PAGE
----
Back in the day, it was common for a wedding reception guest list to exceed 500 people. Unlike today, kids of all ages were invited so my sister and I had a lot of fun joining the celebrations. Many of the receptions in our coal-mining region were held in a castle-like building not far from our home. Each level had a specific function; one was for food and beverage and another for dining and dancing. Family and friends of the bride and groom prepared and served all the food including a few thousand cookies and huge cake with a fancy fountain in the middle that bubbled colorful water. The cake was served, along with a shot of whiskey for those of age, to each guest who danced with the bride during the bridal dance. The dance floor was massive and it had to be because everybody danced. In fact, my sister and I learned to dance the polka on the yellow and white linoleum squares in our kitchen at home just so we could whoop it up on the dance floor to the live polka band at the reception. Colorful flowers, made from facial tissue, spelled out the names of the bride and groom on the wall in the main dining and dancing area, which was filled with rows of wooden tables and folding chairs stamped with the name of the local fire department. Once a family claimed a table, they would wedding tip in their wooden chairs as a sign that the seat was taken before they ventured to the lower level to get their food. These are some special memories and I had forgotten about them until I was out for dinner and drinks last week.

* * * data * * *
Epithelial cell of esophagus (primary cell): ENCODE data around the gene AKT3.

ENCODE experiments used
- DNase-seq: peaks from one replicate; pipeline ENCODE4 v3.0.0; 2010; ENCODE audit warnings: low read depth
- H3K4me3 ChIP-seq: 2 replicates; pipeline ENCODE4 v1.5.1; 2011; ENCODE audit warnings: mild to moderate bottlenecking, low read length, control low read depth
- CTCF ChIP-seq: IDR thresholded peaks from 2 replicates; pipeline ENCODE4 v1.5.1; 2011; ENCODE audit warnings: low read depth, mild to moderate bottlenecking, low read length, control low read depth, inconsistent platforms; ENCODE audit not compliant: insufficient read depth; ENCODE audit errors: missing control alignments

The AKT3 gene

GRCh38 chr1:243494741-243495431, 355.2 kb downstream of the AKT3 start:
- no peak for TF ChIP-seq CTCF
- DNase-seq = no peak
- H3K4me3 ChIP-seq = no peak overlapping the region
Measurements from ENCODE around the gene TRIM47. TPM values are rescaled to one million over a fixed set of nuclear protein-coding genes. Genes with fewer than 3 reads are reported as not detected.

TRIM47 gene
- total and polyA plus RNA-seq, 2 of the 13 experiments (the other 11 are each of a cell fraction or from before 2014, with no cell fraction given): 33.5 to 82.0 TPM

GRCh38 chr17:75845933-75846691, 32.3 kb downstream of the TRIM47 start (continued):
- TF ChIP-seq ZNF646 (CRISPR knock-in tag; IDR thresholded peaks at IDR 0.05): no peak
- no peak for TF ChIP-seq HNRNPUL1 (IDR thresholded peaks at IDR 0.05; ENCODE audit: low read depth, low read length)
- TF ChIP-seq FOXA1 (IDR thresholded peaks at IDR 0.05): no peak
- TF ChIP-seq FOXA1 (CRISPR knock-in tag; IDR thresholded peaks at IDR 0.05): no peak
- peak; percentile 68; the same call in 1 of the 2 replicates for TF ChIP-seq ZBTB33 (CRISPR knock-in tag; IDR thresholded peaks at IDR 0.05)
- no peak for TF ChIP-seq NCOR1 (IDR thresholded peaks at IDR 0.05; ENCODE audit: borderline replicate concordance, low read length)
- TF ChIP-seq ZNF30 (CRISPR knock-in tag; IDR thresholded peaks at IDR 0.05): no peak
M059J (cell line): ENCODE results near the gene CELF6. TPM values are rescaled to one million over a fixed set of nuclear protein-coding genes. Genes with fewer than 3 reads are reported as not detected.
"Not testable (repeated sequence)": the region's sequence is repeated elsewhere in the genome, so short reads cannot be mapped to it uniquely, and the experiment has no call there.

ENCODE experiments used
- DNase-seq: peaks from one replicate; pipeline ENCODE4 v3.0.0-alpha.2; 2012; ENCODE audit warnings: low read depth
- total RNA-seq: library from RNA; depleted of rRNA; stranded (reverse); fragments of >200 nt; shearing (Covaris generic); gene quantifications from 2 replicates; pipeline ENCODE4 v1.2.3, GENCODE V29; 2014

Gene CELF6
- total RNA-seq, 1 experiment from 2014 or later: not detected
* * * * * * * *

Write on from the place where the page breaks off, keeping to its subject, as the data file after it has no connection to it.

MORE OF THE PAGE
My husband and I have a ‘go-to’ restaurant when we travel to the big city that doesn’t follow the 3Ps of dining. We plan to get their early enough to use our Q-pon for ½ off appetizers and get out before the big Friday night crowd arrives. Yes, my dad taught us the importance of getting there early and beating the crowd out. We arrived at church before the priest just to make sure we had a seat and watched the finale of many Fourth of July fireworks celebrations from back window of the car-as we drove away to beat the traffic. Anyway, as we sipped our drinks and enjoyed our ‘get their early’ bargain food, the room started to fill. A lot of people, whose dads weren’t as smart as mine, were standing around the bar holding drinks as they waited for a table. And that’s when I saw it, the thing that brought back all those special memories from the summers when I was little, only this time, it wasn’t the wooden chair stamped with the name of local fire department, it was a barstool.
Here’s how it went down. A couple seated at the bar decided it was time to go outside for a smoke break. Going outside together usually means loss of front row seating in exchange for a few more cancer cells, but this couple and I must have been to a few of the same weddings back in the day. They stood up, gathered their cancer sticks, and before walking away, wedding tipped their barstools. Not their bartenders, but their barstools. I did a double take. “Did that just happen?” I asked my husband. “I never considered a wedding tip to save my seat at a bar.” Apparently, none of the 50 people standing around them had considered it either because they all just stood there and stared at the tipped stools-for 15 minutes. When the wedding tippers returned, their stools were waiting for them, just like when we returned from the lower level with our plates full of homemade food and cookies. I had forgotten the effectiveness of the wedding tip and thanks to this couple, I’ll always have a seat.